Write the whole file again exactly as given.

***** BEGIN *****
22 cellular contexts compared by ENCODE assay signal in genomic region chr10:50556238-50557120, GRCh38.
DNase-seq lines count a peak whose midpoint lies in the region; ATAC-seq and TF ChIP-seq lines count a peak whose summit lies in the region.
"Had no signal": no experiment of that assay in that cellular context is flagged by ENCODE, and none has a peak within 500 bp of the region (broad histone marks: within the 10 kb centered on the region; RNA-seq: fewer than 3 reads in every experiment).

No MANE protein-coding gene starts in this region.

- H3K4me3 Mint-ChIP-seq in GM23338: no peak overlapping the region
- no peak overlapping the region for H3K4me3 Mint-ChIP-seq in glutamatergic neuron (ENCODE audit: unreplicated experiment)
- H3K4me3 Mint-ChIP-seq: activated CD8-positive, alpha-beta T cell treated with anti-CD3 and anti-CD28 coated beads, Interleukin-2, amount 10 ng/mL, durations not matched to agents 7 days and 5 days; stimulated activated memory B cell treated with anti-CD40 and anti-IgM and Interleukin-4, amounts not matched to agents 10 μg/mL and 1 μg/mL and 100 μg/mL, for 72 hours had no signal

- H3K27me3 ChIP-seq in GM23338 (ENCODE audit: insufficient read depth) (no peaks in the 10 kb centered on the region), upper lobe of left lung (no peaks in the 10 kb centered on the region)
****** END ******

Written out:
22 cellular contexts compared by ENCODE assay signal in genomic region chr10:50556238-50557120, GRCh38.
DNase-seq lines count a peak whose midpoint lies in the region; ATAC-seq and TF ChIP-seq lines count a peak whose summit lies in the region.
"Had no signal": no experiment of that assay in that cellular context is flagged by ENCODE, and none has a peak within 500 bp of the region (broad histone marks: within the 10 kb centered on the region; RNA-seq: fewer than 3 reads in every experiment).

No MANE protein-coding gene starts in this region.

- H3K4me3 Mint-ChIP-seq in GM23338: no peak overlapping the region
- no peak overlapping the region for H3K4me3 Mint-ChIP-seq in glutamatergic neuron (ENCODE audit: unreplicated experiment)
- H3K4me3 Mint-ChIP-seq: activated CD8-positive, alpha-beta T cell treated with anti-CD3 and anti-CD28 coated beads, Interleukin-2, amount 10 ng/mL, durations not matched to agents 7 days and 5 days; stimulated activated memory B cell treated with anti-CD40 and anti-IgM and Interleukin-4, amounts not matched to agents 10 μg/mL and 1 μg/mL and 100 μg/mL, for 72 hours had no signal

- H3K27me3 ChIP-seq in GM23338 (ENCODE audit: insufficient read depth) (no peaks in the 10 kb centered on the region), upper lobe of left lung (no peaks in the 10 kb centered on the region)